The eerie totem poles of Mukah

Melanau artifacts displayed at the Sapan Puloh Museum in Kampung Tellian, Sarawak.

Shrouded in folklore, not many are aware that Mukah was one of the first civilised regions in Borneo.

It had even earned a place in Italian maps published in 1595.

Centuries ago Mukah, which was identified as Melano in Italian maps, gained fame as the centre of the world's sago industry when it was administered by the Brunei Sultanate.

It is also believed that the name Melano refers to the Melanau community, who make up the majority of the populace.

Sago and fish are still the staple diet of the community due to the town's proximity to the coast and sago swamps.

Mukah is still famous for its sago today, but its glory days were in the mid-20th century.

The remnants of a once thriving industry still stands in the town in the form of a 20m-tall brick chimney.

"Traditionally, Melanaus don't eat rice and we are not farmers," said local historian Tommy Black Mark Lang.

Being the first civilised people in the region, Melanaus were known to be traders and seafarers who were strictly bound by a caste system.

The three main castes are the aristocrats (A-Mentri), freemen (A-Bumi) and slaves (Dipen).

The latter two were also broken into a complicated class system.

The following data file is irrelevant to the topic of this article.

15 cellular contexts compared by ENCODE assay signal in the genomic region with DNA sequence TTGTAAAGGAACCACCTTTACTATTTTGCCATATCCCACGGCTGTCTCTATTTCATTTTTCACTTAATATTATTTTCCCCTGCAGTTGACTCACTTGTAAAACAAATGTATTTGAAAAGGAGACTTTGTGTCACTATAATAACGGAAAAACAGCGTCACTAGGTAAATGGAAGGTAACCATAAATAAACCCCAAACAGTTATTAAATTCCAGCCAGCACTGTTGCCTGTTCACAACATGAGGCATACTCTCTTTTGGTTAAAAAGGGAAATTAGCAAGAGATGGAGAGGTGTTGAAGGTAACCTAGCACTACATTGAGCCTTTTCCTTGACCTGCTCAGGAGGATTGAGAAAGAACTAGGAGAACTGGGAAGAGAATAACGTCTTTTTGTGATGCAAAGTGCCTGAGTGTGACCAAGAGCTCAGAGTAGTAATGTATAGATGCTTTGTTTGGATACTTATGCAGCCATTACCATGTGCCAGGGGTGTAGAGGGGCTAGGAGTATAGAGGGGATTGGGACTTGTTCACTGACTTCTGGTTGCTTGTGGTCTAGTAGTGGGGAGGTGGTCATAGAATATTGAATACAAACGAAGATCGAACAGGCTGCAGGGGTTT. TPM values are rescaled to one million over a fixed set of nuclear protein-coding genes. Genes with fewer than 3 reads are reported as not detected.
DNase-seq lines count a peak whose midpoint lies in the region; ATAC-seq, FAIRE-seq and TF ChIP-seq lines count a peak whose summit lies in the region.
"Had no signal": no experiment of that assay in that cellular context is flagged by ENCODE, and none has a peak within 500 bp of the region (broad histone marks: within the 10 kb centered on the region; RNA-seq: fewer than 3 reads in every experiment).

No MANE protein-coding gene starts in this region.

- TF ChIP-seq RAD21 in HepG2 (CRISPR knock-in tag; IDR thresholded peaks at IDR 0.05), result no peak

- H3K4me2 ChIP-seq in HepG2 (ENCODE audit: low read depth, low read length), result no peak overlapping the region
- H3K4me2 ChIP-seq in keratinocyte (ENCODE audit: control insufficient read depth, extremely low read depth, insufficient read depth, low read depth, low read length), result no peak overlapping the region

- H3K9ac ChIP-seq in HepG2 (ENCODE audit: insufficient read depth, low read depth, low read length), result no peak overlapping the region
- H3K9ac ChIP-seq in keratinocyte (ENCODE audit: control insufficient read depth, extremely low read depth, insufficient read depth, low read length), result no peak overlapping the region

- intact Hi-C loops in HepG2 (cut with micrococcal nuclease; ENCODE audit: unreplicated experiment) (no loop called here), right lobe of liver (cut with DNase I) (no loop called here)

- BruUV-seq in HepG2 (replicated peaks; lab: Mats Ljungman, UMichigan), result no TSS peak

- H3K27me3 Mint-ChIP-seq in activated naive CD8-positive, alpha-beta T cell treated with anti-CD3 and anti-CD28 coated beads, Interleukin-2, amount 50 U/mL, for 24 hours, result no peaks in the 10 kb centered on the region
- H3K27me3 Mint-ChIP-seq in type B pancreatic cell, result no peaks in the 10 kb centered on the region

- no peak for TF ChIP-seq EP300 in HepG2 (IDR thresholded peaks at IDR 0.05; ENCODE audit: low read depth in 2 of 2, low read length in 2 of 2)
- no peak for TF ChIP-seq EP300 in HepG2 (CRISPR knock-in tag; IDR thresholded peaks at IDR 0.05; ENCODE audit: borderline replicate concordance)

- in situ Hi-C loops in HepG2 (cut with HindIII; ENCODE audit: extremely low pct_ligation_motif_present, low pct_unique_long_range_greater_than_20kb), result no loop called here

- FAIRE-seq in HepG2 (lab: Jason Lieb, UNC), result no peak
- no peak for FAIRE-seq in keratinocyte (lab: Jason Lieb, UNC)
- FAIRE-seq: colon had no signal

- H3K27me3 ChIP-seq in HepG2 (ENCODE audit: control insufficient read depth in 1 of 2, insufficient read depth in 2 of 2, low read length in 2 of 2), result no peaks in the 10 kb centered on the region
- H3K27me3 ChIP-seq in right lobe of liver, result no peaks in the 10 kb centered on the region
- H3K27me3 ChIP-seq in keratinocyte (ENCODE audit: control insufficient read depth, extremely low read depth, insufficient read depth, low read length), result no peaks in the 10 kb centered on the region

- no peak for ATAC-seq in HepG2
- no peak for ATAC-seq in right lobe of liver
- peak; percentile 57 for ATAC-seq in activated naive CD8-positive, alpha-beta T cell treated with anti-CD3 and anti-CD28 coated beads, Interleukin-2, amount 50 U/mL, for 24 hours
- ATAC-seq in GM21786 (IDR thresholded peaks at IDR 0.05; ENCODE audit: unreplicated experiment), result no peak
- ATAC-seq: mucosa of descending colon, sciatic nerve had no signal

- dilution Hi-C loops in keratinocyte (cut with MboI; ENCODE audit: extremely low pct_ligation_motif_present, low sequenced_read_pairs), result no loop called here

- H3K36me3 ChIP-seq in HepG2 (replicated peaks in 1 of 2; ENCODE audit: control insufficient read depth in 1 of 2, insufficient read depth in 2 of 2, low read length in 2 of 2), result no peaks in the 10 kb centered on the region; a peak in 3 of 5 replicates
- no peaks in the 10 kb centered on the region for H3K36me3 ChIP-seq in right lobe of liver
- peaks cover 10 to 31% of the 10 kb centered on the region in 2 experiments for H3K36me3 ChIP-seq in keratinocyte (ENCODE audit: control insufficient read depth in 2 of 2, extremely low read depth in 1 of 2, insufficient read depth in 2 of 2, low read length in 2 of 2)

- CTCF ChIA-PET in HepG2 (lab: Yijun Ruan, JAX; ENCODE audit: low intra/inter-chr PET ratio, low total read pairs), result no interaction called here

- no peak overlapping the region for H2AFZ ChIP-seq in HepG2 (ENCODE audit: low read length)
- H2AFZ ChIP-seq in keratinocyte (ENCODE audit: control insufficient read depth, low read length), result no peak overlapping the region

Though no longer practised, traces of this once strictly observed system can still be seen, especially in Kampung Tellian, which is believed to be the earliest Melanau settlement, set up more than five centuries ago.

"This conclusion is drawn from the discovery of seven aristocrat totems in the village, of which only four now remain," said Tommy.

These time-worn totems, or Jerunai, which now stand eerily in the village, are carved out of huge logs of wood and mark the final rest-ing place of aristocrats.

There is also a spine-chilling ritual that revolves around these totem poles.

"Before any of these totems are raised, two virgin girls from the Dipen class will be sacrificed.

"One will be thrown at the base before she is crushed by the log, while the other will be tied to the top of the totem until she breathed her last."

"It is believed that these sacrifices were both voluntary and forced, depending on their masters," said Tommy.

He said no one in the village was allowed to help the maiden tied to the pole, as taking her away from the pole was a bad omen for the whole community.

"However, legend has it that one maiden survived when she was rescued by Pengeran Muda Hashim, who brought her back to Brunei."

Though no one is sure why the town is named Mukah, local legend has it that the word is derived from muka, the Malay word for face.

The story goes that a group of sailors, marooned at one of the estuaries, saw a beautiful maiden from afar.

She rescued them by leading them to a freshwater area before disappearing from sight.

None of the tired and thirsty sailors managed to get close to the maiden and all they could recall was her lovely face.